In Psalm 43:4 David expresses his confidence in God's direction by stating beforehand that he will return to God's altar with exceeding joy. We must be willing to praise God even before the deliverance comes. The writer is now almost completely out of his spiritual depression and well on his way back to rejoicing in God.
- The Psalmist's Proclamation of Determination (43:5)
The Psalm appropriately ends with the psalmist telling himself for the third time "hope in God." This again is the key to overcoming spiritual depression -- the trusting believer must live beyond the present situation and by faith express his trust and hope in the integrity of God and the promises of God.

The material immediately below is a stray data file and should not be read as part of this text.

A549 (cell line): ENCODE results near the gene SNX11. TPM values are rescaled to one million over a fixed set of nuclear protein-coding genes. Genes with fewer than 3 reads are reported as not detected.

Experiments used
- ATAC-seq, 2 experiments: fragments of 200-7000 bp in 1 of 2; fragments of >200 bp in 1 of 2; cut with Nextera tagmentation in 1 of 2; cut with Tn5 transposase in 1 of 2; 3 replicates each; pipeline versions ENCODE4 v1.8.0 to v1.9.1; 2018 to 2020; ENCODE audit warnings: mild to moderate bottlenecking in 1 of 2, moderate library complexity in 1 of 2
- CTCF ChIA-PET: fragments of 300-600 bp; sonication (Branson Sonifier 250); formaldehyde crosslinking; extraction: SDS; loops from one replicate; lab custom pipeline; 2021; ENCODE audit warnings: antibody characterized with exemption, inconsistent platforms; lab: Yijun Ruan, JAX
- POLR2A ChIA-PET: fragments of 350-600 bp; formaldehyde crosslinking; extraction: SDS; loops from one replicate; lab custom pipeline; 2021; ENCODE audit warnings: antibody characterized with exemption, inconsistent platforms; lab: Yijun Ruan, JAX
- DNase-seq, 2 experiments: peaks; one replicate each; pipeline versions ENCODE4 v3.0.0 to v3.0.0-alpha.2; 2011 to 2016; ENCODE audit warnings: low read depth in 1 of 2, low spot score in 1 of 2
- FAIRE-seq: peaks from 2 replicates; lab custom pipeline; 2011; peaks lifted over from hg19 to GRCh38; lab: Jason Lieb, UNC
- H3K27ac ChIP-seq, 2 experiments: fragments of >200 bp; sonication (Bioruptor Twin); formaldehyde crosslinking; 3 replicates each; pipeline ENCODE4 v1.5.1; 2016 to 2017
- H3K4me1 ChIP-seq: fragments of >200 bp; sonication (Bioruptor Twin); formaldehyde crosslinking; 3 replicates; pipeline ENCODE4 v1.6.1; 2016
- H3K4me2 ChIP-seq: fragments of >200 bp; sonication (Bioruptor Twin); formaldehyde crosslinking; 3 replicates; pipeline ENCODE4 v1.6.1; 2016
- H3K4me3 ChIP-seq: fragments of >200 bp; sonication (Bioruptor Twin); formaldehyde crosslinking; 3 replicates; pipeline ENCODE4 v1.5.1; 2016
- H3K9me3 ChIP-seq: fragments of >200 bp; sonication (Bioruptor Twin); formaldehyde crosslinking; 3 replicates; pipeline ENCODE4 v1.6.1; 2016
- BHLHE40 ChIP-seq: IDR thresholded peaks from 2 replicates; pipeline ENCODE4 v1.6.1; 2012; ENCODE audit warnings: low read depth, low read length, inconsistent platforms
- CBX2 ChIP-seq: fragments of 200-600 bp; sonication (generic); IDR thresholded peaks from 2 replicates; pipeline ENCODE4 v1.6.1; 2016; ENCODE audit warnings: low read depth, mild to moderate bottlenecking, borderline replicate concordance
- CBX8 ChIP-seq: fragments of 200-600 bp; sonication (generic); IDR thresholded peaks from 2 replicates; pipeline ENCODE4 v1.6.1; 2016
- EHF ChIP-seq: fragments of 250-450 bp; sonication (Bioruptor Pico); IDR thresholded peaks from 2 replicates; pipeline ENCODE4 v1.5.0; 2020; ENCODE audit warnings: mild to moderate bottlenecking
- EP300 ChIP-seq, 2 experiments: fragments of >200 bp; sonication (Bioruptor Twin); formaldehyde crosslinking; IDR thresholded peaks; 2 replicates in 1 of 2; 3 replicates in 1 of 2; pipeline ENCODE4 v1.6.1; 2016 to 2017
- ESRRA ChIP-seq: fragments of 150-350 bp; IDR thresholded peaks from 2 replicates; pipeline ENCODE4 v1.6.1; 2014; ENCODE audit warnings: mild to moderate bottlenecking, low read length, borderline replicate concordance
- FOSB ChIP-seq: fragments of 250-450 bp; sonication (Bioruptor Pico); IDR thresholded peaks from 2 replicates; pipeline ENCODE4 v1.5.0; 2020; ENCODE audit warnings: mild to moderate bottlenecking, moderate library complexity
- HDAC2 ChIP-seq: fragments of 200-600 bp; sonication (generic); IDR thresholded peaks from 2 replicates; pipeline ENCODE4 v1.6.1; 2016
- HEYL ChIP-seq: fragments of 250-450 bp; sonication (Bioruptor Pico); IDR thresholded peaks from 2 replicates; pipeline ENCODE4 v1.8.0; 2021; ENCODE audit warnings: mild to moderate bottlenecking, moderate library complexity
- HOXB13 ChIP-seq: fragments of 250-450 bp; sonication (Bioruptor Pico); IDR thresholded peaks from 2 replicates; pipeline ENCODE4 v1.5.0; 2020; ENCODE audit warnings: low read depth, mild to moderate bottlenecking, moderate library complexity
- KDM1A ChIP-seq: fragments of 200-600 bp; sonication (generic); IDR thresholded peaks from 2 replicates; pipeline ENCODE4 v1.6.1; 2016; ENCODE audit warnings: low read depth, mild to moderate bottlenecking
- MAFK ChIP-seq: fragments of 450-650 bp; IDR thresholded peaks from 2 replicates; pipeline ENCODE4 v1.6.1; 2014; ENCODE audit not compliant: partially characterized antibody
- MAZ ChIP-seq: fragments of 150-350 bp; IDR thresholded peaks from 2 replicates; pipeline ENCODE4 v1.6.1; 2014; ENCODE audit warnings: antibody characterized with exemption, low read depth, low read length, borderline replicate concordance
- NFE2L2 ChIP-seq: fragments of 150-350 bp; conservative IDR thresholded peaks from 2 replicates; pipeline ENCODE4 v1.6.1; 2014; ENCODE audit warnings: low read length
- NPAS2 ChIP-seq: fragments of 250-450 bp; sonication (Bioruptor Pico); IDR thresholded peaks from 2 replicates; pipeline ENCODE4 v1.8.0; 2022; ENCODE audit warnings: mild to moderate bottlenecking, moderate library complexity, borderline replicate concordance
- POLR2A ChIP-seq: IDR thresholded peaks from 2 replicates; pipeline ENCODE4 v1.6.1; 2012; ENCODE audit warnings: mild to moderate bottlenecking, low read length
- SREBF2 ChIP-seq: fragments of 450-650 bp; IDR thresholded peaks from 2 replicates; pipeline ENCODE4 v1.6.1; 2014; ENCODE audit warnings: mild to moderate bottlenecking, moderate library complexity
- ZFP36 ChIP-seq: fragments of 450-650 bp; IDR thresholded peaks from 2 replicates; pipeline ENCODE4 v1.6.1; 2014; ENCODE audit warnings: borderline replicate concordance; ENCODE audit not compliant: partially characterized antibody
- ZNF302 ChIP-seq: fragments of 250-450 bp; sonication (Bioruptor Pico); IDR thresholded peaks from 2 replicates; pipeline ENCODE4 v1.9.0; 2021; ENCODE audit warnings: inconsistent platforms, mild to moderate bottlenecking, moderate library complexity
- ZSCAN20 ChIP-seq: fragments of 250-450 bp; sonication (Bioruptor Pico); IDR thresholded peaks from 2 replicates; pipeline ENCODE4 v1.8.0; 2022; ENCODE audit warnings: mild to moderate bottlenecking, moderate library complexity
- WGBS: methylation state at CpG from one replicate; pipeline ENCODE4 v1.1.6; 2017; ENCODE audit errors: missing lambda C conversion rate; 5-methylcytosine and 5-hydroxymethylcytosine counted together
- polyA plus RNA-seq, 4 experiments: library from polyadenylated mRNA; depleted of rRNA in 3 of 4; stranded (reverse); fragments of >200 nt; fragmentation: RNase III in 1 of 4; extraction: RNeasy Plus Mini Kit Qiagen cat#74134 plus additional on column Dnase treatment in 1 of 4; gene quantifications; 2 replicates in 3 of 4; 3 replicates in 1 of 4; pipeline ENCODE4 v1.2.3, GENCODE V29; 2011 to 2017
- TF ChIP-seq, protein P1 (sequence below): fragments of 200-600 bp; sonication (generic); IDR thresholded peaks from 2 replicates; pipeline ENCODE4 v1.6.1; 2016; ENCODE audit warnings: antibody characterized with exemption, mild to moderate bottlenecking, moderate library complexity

The child of God in times of spiritual depression must work through his problem to the point where his feelings must be answered by the facts of God's Word. Remember, faith is standing upon the promise of God and looking into the past. Hope is standing upon the promise of God and looking to the future. Biblical hope is man's sure escape from the slough of despond known as spiritual depression.
My HOPE is built on nothing less
than Jesus' blood and righteousness
I dare not trust the sweetest frame
but wholly lean on Jesus' Name.
When darkness veils His lovely face,
I rest on His unchanging grace;
In every high and stormy gale,
my anchor holds within the veil.
His oath, His covenant, His blood,
support me in the whelming flood;
when all around my soul gives way,
He then is all my HOPE and stay.
On Christ, the solid rock, I stand,
All other ground is sinking sand,
All other ground is sinking sand.